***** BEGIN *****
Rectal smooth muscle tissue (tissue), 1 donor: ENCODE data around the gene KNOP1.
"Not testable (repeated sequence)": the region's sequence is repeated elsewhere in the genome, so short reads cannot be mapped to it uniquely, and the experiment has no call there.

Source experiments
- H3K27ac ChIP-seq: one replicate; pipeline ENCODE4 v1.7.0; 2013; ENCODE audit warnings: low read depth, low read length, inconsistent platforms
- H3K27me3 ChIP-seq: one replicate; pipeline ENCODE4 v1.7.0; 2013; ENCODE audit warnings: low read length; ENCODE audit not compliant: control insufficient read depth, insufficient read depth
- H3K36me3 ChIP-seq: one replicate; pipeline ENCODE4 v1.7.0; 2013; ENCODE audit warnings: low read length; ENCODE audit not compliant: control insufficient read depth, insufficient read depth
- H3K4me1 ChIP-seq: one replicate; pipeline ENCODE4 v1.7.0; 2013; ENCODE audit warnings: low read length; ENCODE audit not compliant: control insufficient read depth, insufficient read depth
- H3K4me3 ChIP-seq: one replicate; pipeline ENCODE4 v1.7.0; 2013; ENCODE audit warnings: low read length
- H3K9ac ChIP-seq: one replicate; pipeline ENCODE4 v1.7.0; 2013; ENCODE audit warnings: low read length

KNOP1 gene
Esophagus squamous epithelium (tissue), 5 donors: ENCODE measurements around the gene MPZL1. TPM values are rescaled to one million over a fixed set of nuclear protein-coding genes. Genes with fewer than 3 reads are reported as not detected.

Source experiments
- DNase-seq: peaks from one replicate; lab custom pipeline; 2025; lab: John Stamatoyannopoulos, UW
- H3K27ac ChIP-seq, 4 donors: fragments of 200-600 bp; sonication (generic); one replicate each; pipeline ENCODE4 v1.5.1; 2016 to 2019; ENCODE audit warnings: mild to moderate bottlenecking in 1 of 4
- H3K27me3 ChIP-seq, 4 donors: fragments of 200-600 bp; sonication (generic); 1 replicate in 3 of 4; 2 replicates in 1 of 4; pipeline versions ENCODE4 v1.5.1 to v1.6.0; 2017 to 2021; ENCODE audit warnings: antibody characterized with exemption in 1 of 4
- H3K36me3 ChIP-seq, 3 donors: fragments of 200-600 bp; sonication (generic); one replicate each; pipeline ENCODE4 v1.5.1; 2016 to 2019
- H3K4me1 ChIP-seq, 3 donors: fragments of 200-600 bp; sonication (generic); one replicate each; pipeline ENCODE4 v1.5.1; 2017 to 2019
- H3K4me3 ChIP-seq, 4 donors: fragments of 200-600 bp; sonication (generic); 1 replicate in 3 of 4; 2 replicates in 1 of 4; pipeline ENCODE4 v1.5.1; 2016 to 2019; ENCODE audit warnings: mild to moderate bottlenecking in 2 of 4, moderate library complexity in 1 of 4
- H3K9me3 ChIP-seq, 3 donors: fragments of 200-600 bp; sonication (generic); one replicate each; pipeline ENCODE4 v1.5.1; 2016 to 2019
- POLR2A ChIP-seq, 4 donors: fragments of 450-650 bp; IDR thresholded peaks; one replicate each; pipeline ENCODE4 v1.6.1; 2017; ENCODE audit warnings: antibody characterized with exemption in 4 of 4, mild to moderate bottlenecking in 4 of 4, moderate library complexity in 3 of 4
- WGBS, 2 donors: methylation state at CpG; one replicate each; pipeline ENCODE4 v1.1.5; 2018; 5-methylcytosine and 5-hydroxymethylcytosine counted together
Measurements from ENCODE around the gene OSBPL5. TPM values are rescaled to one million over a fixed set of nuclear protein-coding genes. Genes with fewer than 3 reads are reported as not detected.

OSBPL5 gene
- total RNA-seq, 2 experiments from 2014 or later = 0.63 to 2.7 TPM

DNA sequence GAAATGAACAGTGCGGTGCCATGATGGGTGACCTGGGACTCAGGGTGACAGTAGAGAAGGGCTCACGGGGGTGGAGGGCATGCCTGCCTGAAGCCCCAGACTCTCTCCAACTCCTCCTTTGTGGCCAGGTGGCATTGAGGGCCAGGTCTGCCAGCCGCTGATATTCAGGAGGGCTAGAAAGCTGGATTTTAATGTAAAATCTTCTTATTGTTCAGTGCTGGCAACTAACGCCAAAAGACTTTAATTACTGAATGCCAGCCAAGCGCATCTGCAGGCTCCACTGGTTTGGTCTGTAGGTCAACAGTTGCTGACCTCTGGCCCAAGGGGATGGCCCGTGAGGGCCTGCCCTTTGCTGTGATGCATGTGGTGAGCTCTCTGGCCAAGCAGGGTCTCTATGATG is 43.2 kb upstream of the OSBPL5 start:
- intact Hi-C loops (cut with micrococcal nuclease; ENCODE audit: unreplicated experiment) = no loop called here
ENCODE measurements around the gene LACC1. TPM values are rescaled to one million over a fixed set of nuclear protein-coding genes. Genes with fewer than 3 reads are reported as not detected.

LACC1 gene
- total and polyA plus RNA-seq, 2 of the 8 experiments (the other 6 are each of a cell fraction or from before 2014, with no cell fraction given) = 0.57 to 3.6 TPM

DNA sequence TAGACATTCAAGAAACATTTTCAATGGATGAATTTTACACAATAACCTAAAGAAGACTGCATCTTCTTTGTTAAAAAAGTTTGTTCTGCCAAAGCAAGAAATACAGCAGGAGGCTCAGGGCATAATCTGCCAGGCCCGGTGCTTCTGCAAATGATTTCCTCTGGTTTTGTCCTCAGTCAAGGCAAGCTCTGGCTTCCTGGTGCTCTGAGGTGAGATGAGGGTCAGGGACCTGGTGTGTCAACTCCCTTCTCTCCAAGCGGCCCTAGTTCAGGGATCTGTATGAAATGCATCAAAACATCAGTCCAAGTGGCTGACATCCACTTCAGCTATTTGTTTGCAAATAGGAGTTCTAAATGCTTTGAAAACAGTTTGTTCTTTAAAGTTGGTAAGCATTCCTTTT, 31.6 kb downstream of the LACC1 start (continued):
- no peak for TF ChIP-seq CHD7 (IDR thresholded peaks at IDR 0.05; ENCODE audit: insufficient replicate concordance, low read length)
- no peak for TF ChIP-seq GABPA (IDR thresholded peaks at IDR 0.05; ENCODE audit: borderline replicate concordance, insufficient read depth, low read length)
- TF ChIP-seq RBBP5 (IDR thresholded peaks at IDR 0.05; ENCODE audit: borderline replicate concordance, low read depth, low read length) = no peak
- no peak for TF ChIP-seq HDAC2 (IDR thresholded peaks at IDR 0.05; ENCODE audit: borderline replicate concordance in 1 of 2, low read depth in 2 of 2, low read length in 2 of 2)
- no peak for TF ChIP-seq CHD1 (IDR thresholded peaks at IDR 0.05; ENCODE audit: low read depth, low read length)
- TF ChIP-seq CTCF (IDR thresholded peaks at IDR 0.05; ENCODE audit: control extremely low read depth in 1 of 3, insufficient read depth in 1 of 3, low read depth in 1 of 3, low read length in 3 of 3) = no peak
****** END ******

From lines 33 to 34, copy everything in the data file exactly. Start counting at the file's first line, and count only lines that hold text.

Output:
- TF ChIP-seq RBBP5 (IDR thresholded peaks at IDR 0.05; ENCODE audit: borderline replicate concordance, low read depth, low read length) = no peak
- no peak for TF ChIP-seq HDAC2 (IDR thresholded peaks at IDR 0.05; ENCODE audit: borderline replicate concordance in 1 of 2, low read depth in 2 of 2, low read length in 2 of 2)